During a week of bewilderment and confusion within the House over who will be the next Speaker, one thing offers clarity: the cameras.
Television cameras, which are usually strictly controlled by the House itself, are stationed by C-SPAN journalists who are allowed into the chamber to cover the votes for the time being. You can see lawmakers haggling, betraying, and gossiping. And there’s no question that journalists, not government employees, should be in control of the cameras year-round.
This would be a big change for Congress. “During the normal, day-to-day legislative process, you are never allowed to bring a camera into the chamber,” Ben O’Connell, his director of editorial operations at C-SPAN, told me. Instead, the House’s own television control room, the House Recording Studio, determines what is seen. Usually negligible. A close-up of the speakers on the floor and a wide shot of the chamber during voting. Angles that provide useful context, such as reaction shots of legislators, are prohibited.
Occasionally, the windows for public viewing are slightly cracked open. Independent access is granted for special occasions such as the State of the Union address and the election of the Speaker. But every time TV executives plead for more complete access, they’re turned down. It seems that Republican and Democratic leaders want the House to look as dated as possible.
That’s why this week was such a revelation. His three camera positions on C-SPAN capture House Republican leader Kevin McCarthy in deep conversations with Republican opponents, showing surprising interactions throughout the aisles. Republican Rep. Matt Gates has also flocked with the Democratic group. C-SPAN angles are shared with other broadcasters and streamers, so the House standoff has become like wallpaper in the wider media world.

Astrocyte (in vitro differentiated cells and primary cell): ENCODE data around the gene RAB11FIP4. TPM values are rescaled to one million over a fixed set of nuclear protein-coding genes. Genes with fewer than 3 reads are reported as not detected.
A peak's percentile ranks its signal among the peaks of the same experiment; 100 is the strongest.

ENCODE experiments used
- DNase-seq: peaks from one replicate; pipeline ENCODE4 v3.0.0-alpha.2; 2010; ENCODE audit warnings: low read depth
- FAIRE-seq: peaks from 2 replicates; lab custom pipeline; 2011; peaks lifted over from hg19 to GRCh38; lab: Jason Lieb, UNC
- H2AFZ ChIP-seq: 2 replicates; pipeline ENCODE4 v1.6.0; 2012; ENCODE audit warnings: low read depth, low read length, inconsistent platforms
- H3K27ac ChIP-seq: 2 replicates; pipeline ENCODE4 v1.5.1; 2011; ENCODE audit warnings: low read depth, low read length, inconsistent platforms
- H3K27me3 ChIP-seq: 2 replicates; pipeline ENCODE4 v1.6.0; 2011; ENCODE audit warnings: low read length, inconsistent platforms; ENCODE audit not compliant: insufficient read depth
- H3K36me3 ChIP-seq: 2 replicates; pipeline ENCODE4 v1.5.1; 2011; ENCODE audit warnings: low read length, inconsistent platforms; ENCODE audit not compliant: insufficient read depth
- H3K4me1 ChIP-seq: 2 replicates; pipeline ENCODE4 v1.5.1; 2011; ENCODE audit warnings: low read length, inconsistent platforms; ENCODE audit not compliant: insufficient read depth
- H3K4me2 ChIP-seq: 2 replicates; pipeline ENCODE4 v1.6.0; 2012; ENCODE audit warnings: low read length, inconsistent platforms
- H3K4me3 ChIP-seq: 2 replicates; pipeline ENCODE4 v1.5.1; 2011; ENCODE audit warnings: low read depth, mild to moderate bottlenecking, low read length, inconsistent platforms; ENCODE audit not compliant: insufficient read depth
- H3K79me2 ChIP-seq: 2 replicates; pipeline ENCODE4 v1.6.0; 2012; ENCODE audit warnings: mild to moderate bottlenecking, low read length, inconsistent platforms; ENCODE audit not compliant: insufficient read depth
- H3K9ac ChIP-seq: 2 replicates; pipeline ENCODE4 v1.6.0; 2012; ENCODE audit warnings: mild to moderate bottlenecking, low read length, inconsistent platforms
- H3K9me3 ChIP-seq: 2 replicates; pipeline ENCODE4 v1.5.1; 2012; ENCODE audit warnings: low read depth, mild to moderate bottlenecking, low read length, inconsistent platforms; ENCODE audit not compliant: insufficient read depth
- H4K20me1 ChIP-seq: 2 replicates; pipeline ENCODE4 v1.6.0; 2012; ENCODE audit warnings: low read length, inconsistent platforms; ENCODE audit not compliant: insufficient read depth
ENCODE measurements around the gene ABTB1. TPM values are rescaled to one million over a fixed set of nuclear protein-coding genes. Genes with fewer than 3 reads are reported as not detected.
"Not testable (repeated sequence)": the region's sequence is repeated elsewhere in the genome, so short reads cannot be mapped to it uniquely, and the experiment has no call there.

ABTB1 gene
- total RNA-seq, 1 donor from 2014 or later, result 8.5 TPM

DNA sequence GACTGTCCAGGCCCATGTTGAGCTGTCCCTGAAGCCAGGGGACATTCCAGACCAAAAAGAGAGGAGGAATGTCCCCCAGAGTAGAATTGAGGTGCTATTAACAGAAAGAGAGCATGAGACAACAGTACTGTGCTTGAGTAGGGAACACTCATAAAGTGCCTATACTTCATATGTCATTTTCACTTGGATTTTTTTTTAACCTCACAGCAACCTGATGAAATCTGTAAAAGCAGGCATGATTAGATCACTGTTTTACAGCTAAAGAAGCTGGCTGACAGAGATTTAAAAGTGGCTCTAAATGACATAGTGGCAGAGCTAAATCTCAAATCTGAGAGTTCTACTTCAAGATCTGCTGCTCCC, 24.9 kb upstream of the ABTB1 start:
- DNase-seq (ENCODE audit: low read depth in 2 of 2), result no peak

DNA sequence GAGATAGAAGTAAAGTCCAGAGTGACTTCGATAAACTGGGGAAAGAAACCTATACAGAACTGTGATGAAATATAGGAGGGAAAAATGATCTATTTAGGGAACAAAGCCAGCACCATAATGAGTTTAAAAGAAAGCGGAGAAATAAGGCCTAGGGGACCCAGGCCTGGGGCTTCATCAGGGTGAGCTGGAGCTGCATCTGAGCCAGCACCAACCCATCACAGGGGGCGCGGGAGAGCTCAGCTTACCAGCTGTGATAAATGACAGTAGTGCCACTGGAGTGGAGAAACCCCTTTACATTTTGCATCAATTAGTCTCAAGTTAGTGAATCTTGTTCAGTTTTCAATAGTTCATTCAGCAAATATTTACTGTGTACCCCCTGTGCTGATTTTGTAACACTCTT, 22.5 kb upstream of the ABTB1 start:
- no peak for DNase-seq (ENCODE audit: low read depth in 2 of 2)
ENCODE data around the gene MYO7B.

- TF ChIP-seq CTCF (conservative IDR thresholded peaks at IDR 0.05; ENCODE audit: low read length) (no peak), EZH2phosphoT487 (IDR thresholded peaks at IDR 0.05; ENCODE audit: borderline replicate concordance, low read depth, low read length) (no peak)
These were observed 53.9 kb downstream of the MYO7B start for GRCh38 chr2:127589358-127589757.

Like any worthy TV drama, it had a multi-episode story arc thanks to the camera. New York’s George Santos, Republican congressman-elected Fabricator, sat alone on the first day of voting. Stand on, or at least close to, the second and third days.
Unless you’re a TV producer in need of a candid Congressional cutaway shot, this may seem seldom or seldom an issue. It was not considered worthy of television coverage. So when the proceedings were postponed due to the mob at the door, the cameras were quickly turned off. , would have made it more difficult for far-right media personalities to deny the reality of the day.
This discussion of transparency extends to the day-to-day activities of Congress. Now, “You can see who your legislators are talking to. you can see,” he said O’Connell. Some lawmakers are trying to avoid it.
We asked Brendan Bach, a counselor to Speaker of the House Paul Ryan and press secretary to another Speaker of the House, John Boehner, why the standard for banning external cameras has persisted for decades. “Members have always resisted,” Buck replied in the seventh or eighth ballot. “They don’t want to see their every move, every conversation, every facial expression.” It’s one of the last places you can cross over and have a real conversation.”
That’s what the C-SPAN camera explained very well this week. Some members fear that things could fall apart even more if they have to be on high alert all the time and feel like people are watching.
But the desire to treat Maisons as private workspaces has given way to the highly public nature of work. should allow a pool of journalists’ cameras for discussion.
Former anchor of CNN’s Reliable Sources, Brian Stelter is a Fellow of the Shorenstein Center for Media, Politics and Public Policy at the Harvard Kennedy School.